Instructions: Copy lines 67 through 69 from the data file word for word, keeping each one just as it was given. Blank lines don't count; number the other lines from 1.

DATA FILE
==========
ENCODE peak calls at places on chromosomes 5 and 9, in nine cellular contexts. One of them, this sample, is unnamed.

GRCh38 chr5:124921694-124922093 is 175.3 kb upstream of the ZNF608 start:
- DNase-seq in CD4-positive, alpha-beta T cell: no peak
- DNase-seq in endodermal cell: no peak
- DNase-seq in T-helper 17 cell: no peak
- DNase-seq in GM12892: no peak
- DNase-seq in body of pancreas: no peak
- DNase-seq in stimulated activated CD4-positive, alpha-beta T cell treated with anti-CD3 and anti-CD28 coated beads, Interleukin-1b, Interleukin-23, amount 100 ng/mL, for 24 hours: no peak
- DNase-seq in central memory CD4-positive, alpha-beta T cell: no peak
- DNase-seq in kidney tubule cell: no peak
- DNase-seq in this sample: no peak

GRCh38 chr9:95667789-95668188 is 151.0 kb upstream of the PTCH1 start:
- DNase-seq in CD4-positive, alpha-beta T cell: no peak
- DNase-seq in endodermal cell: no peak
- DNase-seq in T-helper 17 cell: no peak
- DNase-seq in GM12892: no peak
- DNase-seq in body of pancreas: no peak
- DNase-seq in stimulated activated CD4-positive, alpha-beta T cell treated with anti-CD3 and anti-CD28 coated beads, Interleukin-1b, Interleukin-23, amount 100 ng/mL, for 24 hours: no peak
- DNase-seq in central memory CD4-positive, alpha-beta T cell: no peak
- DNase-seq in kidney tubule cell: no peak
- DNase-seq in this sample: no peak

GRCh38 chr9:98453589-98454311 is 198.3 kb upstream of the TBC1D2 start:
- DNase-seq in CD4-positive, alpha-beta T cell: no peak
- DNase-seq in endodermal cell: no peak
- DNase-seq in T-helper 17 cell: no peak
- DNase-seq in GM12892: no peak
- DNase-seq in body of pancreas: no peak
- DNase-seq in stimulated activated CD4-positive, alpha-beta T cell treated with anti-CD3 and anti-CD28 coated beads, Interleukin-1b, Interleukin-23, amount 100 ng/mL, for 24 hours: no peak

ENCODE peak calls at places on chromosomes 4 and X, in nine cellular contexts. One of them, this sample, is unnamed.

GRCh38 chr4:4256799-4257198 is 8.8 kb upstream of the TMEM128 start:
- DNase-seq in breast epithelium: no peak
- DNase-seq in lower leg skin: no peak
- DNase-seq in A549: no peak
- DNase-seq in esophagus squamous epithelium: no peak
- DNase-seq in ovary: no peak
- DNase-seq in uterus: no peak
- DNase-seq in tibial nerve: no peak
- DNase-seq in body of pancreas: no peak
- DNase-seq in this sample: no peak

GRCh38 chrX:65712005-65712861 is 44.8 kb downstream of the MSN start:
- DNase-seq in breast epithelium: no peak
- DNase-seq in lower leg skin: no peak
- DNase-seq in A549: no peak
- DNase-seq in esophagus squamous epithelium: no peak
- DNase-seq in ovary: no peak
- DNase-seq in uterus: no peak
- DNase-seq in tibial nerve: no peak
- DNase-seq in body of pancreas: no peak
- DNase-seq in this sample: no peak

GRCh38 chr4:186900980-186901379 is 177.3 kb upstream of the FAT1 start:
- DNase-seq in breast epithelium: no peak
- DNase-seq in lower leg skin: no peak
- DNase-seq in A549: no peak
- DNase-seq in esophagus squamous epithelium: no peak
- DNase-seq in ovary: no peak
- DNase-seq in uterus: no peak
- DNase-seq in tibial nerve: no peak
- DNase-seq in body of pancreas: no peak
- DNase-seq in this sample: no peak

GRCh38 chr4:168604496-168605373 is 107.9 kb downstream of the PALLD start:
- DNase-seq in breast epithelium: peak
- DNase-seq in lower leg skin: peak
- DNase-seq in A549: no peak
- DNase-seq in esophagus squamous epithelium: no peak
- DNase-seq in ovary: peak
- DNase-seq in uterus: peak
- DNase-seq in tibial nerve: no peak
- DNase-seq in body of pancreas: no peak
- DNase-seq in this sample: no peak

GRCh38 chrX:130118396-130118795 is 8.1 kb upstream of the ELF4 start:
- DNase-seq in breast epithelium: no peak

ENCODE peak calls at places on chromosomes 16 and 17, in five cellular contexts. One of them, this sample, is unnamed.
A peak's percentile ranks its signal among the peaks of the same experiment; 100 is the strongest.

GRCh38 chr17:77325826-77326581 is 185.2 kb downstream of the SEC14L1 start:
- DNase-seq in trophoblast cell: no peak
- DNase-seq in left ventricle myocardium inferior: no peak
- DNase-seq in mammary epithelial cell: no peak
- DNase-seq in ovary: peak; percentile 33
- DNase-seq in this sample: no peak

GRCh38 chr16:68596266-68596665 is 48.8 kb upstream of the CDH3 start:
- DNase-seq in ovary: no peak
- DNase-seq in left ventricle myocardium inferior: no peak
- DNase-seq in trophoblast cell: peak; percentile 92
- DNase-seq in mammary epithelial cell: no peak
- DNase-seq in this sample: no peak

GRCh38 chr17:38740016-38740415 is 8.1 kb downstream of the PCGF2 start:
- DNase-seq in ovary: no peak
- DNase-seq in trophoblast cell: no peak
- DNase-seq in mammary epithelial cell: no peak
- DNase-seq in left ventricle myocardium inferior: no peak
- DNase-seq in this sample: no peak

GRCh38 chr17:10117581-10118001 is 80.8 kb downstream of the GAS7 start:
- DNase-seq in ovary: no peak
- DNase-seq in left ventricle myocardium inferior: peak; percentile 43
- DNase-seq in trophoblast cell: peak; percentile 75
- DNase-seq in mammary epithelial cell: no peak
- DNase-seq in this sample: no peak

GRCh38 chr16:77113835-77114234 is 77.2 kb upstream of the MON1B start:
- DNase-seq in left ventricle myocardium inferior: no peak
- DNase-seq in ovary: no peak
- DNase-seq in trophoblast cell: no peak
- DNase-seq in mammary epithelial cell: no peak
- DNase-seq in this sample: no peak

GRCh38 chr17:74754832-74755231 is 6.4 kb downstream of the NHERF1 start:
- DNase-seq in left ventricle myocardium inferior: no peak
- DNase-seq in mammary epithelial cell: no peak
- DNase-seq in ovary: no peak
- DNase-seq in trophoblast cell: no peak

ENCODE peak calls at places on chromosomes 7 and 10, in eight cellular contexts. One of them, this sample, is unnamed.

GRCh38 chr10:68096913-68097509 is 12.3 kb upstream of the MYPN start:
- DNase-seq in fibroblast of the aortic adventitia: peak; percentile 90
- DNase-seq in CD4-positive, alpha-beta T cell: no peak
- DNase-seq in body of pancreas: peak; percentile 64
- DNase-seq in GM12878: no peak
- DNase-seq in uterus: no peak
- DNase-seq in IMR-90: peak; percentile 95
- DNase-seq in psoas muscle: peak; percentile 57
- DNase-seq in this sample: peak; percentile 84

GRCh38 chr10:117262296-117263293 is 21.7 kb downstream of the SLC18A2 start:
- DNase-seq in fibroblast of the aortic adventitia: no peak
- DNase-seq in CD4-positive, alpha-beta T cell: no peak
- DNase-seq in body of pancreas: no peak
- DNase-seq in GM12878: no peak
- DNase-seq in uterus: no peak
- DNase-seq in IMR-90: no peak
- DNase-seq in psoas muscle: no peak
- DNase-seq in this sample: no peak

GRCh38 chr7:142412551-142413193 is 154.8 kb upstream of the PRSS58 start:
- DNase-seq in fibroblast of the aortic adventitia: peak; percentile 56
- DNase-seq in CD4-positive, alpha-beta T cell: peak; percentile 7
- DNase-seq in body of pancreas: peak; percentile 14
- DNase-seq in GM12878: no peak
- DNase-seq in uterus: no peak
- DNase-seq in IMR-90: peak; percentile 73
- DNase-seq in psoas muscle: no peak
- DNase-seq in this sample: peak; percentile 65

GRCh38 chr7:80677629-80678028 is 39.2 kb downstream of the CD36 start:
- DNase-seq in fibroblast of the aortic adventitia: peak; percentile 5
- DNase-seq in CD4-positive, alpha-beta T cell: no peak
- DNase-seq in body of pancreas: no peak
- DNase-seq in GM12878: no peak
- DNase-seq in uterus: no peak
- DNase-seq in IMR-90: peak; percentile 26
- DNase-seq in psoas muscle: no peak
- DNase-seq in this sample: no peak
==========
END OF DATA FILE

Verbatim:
- DNase-seq in tibial nerve: no peak
- DNase-seq in body of pancreas: no peak
- DNase-seq in this sample: no peak